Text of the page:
A Muslim nursery worker has lost a legal battle to wear a traditional Islamic dress at work after it was deemed a tripping hazard.
Tamanna Begum, a Sunni Muslim from Essex, wanted to wear the head-to-toe gown – known as a ‘jilbab’ – to work at Barley Lane Montessori Day Nursery, but the manager asked her to wear a slightly shorter dress that did not cover her feet.
Begum said she would discuss this with her family before her first day in the job, but then did not show up to work. Instead, she took her new employer to a tribunal, claiming religious discrimination and saying she had been ‘insulted’ by the request.
She refused to accept that the jilbab posed a health and safety risk, saying she wore it while exercising. She added that it would be “against her morals and beliefs” to wear a shorter dress and that the nursery discriminated against her due to her “ethnic or cultural background”.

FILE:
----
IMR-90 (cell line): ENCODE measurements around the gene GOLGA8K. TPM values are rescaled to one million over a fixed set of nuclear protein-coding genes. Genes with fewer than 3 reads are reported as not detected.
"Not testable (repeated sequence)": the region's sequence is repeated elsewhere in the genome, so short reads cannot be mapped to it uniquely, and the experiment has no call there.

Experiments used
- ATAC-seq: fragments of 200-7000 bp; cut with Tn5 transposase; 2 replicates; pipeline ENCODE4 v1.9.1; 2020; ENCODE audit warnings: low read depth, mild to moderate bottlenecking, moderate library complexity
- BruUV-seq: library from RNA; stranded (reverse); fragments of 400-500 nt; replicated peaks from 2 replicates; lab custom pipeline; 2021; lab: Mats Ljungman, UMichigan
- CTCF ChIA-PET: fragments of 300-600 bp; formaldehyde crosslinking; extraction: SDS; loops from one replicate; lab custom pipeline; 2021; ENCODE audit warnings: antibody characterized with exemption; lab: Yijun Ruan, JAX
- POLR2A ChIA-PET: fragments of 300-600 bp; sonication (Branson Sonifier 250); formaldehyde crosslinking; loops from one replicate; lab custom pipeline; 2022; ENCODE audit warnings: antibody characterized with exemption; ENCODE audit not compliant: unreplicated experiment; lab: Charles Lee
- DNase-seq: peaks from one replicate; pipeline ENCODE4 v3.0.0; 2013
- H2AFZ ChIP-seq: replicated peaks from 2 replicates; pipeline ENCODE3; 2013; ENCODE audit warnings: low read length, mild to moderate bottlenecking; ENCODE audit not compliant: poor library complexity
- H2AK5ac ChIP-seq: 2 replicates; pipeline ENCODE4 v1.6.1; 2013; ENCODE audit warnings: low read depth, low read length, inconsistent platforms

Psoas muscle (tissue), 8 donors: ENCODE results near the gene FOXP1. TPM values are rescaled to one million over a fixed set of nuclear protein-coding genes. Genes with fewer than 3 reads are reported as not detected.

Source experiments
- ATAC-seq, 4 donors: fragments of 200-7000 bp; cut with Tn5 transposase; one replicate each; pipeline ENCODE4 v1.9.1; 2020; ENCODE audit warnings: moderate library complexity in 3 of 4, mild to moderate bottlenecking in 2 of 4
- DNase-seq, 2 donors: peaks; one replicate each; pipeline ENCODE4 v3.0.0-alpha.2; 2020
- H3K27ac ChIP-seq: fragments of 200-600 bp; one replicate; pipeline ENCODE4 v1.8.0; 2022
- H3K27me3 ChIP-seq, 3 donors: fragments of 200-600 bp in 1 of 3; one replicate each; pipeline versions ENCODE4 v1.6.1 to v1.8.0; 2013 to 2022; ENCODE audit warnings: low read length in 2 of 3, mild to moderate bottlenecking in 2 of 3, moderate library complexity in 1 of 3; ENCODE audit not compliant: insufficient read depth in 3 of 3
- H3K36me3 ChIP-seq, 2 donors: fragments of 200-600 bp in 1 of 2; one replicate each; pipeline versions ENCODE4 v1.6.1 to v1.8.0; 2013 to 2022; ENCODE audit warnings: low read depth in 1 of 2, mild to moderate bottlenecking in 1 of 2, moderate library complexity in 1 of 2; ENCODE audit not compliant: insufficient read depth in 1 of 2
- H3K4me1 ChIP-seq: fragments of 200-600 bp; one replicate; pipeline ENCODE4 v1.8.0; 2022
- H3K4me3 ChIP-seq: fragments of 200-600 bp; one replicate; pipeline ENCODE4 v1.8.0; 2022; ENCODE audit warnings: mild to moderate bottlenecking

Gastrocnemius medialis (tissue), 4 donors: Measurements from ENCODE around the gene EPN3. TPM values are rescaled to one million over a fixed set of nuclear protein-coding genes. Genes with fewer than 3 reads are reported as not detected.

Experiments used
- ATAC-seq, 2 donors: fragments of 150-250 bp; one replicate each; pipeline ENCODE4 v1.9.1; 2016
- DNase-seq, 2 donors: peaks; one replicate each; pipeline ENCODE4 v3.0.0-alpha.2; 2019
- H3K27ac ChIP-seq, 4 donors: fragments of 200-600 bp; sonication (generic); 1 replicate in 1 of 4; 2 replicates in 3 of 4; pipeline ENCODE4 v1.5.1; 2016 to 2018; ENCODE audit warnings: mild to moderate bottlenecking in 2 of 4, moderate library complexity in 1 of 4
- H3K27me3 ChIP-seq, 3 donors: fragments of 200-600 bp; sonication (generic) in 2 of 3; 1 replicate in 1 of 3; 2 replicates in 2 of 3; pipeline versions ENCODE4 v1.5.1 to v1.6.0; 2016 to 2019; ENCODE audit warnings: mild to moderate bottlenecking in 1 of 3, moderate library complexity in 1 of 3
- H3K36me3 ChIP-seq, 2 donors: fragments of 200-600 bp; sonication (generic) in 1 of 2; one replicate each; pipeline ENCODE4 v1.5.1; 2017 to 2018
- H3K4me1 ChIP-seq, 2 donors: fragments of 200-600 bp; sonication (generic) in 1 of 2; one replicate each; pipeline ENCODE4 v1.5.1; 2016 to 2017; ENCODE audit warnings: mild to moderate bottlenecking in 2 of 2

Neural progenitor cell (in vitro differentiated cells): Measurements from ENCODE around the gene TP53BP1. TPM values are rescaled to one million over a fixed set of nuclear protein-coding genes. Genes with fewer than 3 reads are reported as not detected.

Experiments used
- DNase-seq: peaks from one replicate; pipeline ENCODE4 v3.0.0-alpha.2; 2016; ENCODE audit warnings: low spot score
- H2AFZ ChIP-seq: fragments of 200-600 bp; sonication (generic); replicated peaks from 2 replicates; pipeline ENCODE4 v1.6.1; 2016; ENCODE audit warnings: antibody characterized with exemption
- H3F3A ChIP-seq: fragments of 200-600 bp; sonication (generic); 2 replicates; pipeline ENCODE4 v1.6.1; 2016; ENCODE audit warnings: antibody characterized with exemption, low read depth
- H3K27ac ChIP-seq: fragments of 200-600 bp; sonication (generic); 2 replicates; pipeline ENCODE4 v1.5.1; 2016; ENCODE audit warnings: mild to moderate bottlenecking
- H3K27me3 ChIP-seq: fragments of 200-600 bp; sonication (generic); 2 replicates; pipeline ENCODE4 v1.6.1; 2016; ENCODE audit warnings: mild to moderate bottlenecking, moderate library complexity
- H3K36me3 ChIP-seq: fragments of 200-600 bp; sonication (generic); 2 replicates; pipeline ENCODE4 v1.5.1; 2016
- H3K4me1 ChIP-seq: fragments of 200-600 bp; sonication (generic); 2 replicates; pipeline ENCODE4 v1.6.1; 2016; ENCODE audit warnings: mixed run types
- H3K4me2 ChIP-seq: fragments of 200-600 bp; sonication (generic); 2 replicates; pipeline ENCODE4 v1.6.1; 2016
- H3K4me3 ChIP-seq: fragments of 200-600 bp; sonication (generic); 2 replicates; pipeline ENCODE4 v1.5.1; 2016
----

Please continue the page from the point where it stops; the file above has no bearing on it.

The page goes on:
The Daily Mail reports, however, that the Employment Appeal Tribunal has upheld an earlier ruling by the East London employment tribunal, which said that the gown was “reasonably regarded as a tripping hazzard”. The judge, Daniel Serota QC, noted that Begum was only asked to wear a shorter version of the jilbab, not banned from wearing it at all.
The original tribunal’s ruling added: “At no point was she told that she could not wear a jilbab while working at the nursery.” It also said that health and safety concerns should apply to everyone no matter what their religion and that the request was a proportionate means of “protecting the health and safety of staff and children”.
The nursery also already employed four other Muslim women who wore hijabs and were given time to pray, as well as time off for Ramadan.
A spokesman for the National Secular Society said: “Clearly the health and safety of staff and children is the priority here.
“There is not an unlimited right to manifest your religion in the workplace. The employer made a very reasonable, practical request and we are pleased to see the judge siding with them.”